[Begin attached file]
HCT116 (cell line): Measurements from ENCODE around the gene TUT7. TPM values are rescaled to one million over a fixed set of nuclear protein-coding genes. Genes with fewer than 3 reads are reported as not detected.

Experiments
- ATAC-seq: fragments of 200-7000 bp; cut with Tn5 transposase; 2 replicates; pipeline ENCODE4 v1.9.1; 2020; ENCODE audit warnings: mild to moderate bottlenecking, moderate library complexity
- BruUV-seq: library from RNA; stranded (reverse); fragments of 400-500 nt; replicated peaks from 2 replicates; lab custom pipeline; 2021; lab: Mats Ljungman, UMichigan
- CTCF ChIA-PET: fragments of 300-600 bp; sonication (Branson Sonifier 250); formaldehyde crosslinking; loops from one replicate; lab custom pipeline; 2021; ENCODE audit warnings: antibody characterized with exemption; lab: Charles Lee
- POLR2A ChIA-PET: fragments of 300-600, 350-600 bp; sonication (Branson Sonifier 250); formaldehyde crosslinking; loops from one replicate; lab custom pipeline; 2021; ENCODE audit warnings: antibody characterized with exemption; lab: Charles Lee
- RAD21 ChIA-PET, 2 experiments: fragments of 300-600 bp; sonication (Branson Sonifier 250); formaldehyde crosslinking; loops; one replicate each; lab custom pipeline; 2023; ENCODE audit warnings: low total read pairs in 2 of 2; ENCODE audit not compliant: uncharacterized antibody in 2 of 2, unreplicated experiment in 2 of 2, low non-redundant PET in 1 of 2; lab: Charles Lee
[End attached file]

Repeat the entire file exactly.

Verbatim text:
HCT116 (cell line): Measurements from ENCODE around the gene TUT7. TPM values are rescaled to one million over a fixed set of nuclear protein-coding genes. Genes with fewer than 3 reads are reported as not detected.

Experiments
- ATAC-seq: fragments of 200-7000 bp; cut with Tn5 transposase; 2 replicates; pipeline ENCODE4 v1.9.1; 2020; ENCODE audit warnings: mild to moderate bottlenecking, moderate library complexity
- BruUV-seq: library from RNA; stranded (reverse); fragments of 400-500 nt; replicated peaks from 2 replicates; lab custom pipeline; 2021; lab: Mats Ljungman, UMichigan
- CTCF ChIA-PET: fragments of 300-600 bp; sonication (Branson Sonifier 250); formaldehyde crosslinking; loops from one replicate; lab custom pipeline; 2021; ENCODE audit warnings: antibody characterized with exemption; lab: Charles Lee
- POLR2A ChIA-PET: fragments of 300-600, 350-600 bp; sonication (Branson Sonifier 250); formaldehyde crosslinking; loops from one replicate; lab custom pipeline; 2021; ENCODE audit warnings: antibody characterized with exemption; lab: Charles Lee
- RAD21 ChIA-PET, 2 experiments: fragments of 300-600 bp; sonication (Branson Sonifier 250); formaldehyde crosslinking; loops; one replicate each; lab custom pipeline; 2023; ENCODE audit warnings: low total read pairs in 2 of 2; ENCODE audit not compliant: uncharacterized antibody in 2 of 2, unreplicated experiment in 2 of 2, low non-redundant PET in 1 of 2; lab: Charles Lee